United Fruit Co. in Guatemala. Aramco in Saudi Arabia. Blackwater and Halliburton in Iraq. We are familiar with a few private American companies that have played at foreign policy in our recent history. One of the first and ultimately most influential, however, is also the least known.
In December 1892, a group of Wall Street businessmen arrived by ship in the Dominican Republic. Calling themselves the “San Domingo Improvement Company,” they had bought all of the country’s foreign debt from a European financial company. Now the men came to Santo Domingo on a delicate mission coming to terms with Ulises Heureaux, the Caribbean republic’s fearsome dictator.
Early signs weren’t good. On paper, the company controlled the republic’s custom houses, which were the source of almost all Dominican government revenue and served to guarantee the debt. But the finance minister told the Americans that his government considered their purchase of the foreign debt “null and void.”
After the first meetings with Heureaux, the company’s lawyer wrote with astonishment that the Dominican president was “one of the most remarkable men I have ever met.” Heureaux had come to power through “a series of atrocious massacres and revolutions,” but now governed “with a very enlightened purpose.” When it came to bare-knuckled negotiation over the company’s contracts, the lawyer marveled that not even a “first-class New York lawyer” could have “seen through our own schemes & given us more trouble, than did this remarkable man.”
On the surface, the company’s venture had nothing to do with U.S. foreign policy. But the firm’s president, Smith M. Weed, was a prominent New York Democrat with connections all the way to the White House. Weed and his partners had consulted the State Department before buying the Dominican debt. After a meeting in Washington, the company’s lawyer reported happily that the “Government is now committed to support the claims of our company energetically and promptly.”
The Improvement Co.’s very name trumpeted a commitment to progress. Together, the company and Heureaux completed a railroad that opened some of the republic’s interior to export agriculture, but at an astronomical cost (much of the money found its way into Heureaux’s pocket). The company also pushed the dictator to put his nation on the gold standard. They even brought to Santo Domingo an economics professor from the newly founded University of Chicago to promote hard money.
Then problems arose. Heureaux changed grazing laws to benefit local and foreign farmers at the expense of landless peasants, who duly rose up in rebellion. Heureaux suspended the law and put down the uprising, but by 1897, it was clear that genuine modernization had failed to transform the nation’s economy.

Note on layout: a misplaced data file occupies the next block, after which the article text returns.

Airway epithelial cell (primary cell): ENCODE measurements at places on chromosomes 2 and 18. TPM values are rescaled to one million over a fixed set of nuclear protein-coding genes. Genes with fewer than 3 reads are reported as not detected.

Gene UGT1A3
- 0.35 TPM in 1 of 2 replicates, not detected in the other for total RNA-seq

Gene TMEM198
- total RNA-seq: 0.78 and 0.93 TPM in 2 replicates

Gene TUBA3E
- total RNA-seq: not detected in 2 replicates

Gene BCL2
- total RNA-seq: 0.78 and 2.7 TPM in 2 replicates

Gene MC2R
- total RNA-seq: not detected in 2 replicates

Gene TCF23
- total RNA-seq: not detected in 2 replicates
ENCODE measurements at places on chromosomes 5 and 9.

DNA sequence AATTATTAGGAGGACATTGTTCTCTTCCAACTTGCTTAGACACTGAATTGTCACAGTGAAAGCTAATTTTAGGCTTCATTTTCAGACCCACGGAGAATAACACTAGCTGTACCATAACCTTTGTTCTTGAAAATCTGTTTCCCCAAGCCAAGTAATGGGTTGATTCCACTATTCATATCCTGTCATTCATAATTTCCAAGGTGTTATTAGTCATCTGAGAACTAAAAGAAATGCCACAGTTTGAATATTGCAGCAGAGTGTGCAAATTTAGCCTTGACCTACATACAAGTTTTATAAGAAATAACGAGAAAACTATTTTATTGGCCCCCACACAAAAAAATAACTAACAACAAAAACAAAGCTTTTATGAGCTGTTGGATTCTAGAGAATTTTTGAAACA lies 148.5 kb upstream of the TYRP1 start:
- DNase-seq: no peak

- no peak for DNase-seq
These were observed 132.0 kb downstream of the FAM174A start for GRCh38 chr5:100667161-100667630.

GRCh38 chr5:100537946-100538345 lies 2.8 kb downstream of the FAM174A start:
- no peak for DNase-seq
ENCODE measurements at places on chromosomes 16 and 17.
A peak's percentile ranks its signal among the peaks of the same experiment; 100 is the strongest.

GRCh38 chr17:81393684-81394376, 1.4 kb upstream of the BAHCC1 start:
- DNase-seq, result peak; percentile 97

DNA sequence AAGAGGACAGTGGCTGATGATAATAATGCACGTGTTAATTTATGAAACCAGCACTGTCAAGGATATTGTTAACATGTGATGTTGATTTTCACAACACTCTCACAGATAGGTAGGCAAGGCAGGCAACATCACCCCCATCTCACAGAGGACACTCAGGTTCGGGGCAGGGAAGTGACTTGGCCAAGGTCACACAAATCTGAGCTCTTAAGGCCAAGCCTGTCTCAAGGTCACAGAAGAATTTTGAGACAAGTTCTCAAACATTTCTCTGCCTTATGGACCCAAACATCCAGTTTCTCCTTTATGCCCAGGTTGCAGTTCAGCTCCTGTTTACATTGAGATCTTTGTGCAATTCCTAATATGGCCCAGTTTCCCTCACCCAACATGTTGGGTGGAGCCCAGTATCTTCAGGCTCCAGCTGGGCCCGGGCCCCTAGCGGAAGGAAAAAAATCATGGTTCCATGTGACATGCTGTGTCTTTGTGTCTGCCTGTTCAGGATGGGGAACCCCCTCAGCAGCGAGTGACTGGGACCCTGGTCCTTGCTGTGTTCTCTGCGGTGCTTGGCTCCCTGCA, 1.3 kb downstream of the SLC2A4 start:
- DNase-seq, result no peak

So Heureaux and the American financiers settled on fraud as a way to stay afloat.
Dominican bonds issued after the arrival of the Improvement Co. had been sold across Europe, but after the country defaulted on interest payments in 1897, blocs of outraged bondholders formed pressure groups in Brussels, Paris, London and elsewhere. To keep the depreciated bonds from losing all their value, the Improvement Co.’s wholly-owned local bank, the National Bank of Santo Domingo, flooded the country with worthless bills and “silver” coins of dubious value. For the long-suffering Dominican people, this was the last straw. In July 1899, Heureaux was shot and killed by the son of a businessman whom he had executed years earlier.
Heureaux was gone, but the company remained. U.S. officials stood by the Improvement Co., pressuring the new Dominican government to pay $4.5 million to liquidate the company’s assets. That sum represented almost a whole year’s revenue for the impoverished nation.
By 1905, President Theodore Roosevelt had had enough. He elbowed aside the Improvement Co. and put U.S. officials in charge of Dominican customs houses. American and European creditors would get paid back, and no longer would a private company handle American foreign policy.
The intervention helped give rise to the “Roosevelt Corollary” to the Monroe Doctrine, which committed the U.S. to intervene wherever “wrongdoing or impotence” kept Latin American nations from fulfilling their international obligations. This was, unfortunately, a key step in the long and sorry set of U.S. interventions in Latin America through the 20th century. Few Americans, though, knew at the time that the disreputable actions of a Wall Street firm had led to a landmark in U.S. foreign policy.
Today, American officials are once again concerned about Dominican ports—not as a source of revenue for the Caribbean nation, but as a departure point for drugs coming into the United States. And once again, an influential Democrat—New Jersey Senator Robert Menendez—has allegedly used his influence on behalf of a private company—this time, a Dominican company that specializes in port security. His case is now under review by the Senate Ethics Committee.
History, it’s said, repeats itself. In the turbulent history between the U.S. and Latin America, it’s worth recounting the trouble that ensues when corporate greed takes precedence over good neighborliness.
Cyrus Veeser is an associate professor of history at Bentley University.
This article first appeared in Bloomberg News.